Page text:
Previously scoring a point with a balloon. There are many solutions, here's one. Wrap the balloon tether around the wheel of a wheel and axle. Hold the balloon down by grabbing the tether short with two clamps. Attach the axle to a mechanism to push balls and nails into the north zone. Release first clamp to allow balloon RISE a short distance and power mechanism to push balls and nail forward. General purpose arm scores all the points but one ball. Last action, general purpose arm lifts last ball into balloon basket. Second clamp releases tether (final end still attached to robot) to allow the balloon to continue RAISING the ball as high as the tether rises. The balloon provided the energy to score points and then provided the energy to RAISE the ping pong ball.

Back to the one balloon in the tournament. Frankly I don't know HOW they intended to score a point prior to raising the ball. They tried to explain something, I wasn't convinced, but was willing to suspend judgement and watch. Fortunately for me, for other reasons they never attempted the balloon task so I didn't have to make a decision.

plaid suit guy2's proposal. Hmm, not clear how the balloon rising scored the point. Better make sure that floating ballon stays OVER the north zone at the end.

Note, this difficulty of deciding on the details of compliance is why we event supervisors refuse to decide or rule on such issues without seeing the device. Its why when I offer statements I couch them as OPINIONs.

Yeah, the Zn HCl idea. Aside from the issues of getting a balloon to score the previous point, I'd probably stop such an approach from a pure safety point of view. The general safety rules give me a LOT of discretion to rule in that area. And I'm not likely to be over ruled by the arbitration committee on safety.

Overall, I saw a lot of really great approaches over the last two years, met a lot of great students & coaches. As we retire Robot Arm in div C for a while, thanks for the experience.

Jeff Anderson
Still in Beavercreek, OH for the State Director's meeting, though perhaps not fully engaged in the meeting...
Normally, Livonia, MI

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Re: Robot Arm C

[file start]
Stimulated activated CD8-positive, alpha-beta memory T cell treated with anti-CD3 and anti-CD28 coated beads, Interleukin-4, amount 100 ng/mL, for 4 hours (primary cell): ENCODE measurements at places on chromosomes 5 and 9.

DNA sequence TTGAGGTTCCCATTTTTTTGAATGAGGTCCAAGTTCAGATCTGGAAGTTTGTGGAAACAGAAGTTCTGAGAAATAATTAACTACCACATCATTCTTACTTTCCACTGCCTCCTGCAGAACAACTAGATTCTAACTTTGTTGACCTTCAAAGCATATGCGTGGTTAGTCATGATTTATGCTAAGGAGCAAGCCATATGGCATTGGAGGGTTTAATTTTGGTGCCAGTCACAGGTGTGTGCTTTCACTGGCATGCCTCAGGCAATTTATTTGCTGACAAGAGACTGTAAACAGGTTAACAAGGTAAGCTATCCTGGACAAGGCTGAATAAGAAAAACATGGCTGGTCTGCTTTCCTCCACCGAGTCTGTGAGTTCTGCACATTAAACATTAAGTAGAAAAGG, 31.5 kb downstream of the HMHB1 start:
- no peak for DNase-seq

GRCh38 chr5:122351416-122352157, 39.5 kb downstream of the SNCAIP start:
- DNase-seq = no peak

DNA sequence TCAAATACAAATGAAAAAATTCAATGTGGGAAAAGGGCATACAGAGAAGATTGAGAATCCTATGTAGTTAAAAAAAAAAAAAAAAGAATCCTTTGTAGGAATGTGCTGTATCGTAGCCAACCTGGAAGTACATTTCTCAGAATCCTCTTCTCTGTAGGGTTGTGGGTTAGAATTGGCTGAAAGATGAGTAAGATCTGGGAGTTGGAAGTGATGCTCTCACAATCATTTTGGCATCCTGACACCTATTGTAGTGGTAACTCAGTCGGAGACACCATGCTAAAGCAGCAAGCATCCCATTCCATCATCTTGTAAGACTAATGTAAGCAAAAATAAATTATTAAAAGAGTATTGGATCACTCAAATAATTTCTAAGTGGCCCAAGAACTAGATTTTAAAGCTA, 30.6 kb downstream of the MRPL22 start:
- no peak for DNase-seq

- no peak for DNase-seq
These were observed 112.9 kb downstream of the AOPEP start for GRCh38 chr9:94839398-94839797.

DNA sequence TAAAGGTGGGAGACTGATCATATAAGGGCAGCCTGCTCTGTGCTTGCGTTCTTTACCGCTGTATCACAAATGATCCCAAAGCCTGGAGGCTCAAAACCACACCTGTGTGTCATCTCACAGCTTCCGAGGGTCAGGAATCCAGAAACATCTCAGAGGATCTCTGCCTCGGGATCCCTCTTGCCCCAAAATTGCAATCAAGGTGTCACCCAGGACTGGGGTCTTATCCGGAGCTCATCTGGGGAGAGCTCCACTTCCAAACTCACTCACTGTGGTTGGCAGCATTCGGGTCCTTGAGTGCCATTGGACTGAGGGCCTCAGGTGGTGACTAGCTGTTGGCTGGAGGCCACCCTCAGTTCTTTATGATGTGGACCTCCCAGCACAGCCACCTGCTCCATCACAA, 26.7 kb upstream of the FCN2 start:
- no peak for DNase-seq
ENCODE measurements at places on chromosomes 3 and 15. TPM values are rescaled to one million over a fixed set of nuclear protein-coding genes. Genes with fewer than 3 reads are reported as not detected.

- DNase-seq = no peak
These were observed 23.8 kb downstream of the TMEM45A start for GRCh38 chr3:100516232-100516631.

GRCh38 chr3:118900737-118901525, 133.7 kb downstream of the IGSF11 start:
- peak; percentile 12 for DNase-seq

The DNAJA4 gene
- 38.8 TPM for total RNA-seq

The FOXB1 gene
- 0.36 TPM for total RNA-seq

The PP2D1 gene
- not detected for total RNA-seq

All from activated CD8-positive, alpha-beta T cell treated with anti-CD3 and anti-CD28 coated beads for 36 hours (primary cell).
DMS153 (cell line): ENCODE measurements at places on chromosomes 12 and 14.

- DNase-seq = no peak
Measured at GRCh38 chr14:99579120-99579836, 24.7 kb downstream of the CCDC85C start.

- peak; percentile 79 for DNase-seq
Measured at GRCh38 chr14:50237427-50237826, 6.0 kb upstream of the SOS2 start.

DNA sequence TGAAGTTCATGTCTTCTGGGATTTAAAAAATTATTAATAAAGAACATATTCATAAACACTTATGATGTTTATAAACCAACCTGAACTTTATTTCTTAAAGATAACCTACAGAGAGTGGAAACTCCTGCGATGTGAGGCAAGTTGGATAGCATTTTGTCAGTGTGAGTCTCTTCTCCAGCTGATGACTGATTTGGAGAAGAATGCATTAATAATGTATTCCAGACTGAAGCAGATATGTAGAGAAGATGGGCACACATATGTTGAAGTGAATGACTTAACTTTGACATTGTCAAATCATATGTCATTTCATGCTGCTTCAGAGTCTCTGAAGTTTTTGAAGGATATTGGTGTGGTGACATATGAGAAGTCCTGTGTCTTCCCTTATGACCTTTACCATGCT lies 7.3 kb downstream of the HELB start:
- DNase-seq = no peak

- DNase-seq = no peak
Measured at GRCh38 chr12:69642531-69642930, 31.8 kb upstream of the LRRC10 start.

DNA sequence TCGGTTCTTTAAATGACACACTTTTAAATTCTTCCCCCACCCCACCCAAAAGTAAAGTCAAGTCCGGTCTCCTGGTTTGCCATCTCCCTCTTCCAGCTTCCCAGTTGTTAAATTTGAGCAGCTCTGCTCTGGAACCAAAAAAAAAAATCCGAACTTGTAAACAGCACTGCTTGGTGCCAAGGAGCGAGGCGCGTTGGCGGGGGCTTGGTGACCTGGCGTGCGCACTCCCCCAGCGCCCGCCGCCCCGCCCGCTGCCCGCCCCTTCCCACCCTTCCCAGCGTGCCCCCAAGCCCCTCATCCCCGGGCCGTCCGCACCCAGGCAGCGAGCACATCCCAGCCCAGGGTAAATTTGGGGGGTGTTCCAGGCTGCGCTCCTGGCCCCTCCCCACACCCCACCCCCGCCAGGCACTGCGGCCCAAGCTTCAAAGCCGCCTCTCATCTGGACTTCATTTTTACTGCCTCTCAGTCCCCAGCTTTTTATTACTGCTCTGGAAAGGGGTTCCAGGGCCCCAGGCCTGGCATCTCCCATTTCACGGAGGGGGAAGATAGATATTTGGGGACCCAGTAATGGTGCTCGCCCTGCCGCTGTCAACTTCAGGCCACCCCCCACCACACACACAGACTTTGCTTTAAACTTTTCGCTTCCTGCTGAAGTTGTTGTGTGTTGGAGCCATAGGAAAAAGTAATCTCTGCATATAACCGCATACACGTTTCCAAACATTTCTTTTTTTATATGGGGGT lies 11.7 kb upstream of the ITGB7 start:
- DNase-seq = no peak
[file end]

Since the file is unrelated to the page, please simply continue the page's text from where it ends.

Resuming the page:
Postby olympiaddict » May 20th, 2013, 9:15 am

Same here, harryk :) Although given more time, I would've changed it to a regular high-torque servo with the potentiometer externalized to get the needed range and gearing- I didn't like having to trick the PID loop of my servo in order to get it to move fast enough.

Mr. Anderson, would you be able to give us any more information, qualitative or quantitative, about the points distribution, etc., from this year at Nationals, and how it compares to Robot Arm last year and/or other events you've been involved with?

Wait, jdogg, I was re-watching your video, and I recalled that you mentioned a "tape measure" device- do you mean to say that the yellow part of your height bonus that makes the extension happen is all supported by tape measure? Because if so that's absolutely brilliant! :)

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Re: Robot Arm C

Postby Jdogg » May 20th, 2013, 9:41 am

Same here, harryk :) Although given more time, I would've changed it to a regular high-torque servo with the potentiometer externalized to get the needed range and gearing- I didn't like having to trick the PID loop of my servo in order to get it to move fast enough.

Mr. Anderson, would you be able to give us any more information, qualitative or quantitative, about the points distribution, etc., from this year at Nationals, and how it compares to Robot Arm last year and/or other events you've been involved with?

Wait, jdogg, I was re-watching your video, and I recalled that you mentioned a "tape measure" device- do you mean to say that the yellow part of your height bonus that makes the extension happen is all supported by tape measure? Because if so that's absolutely brilliant! :)
Yeah 2/5 tape measures I'll post a video of it going to like 20 feet later this week. It's pretty cool and fast, I can go to 20 feet in about 40 seconds or so. Though it loses stability at like 16 ish feet. I saw a few others tape measure devices too, I think ours was pretty cool because it used this little 3d printed parts that were pushed up by the tape measures to stabilize it every 1 foot to 2.5 feet later on.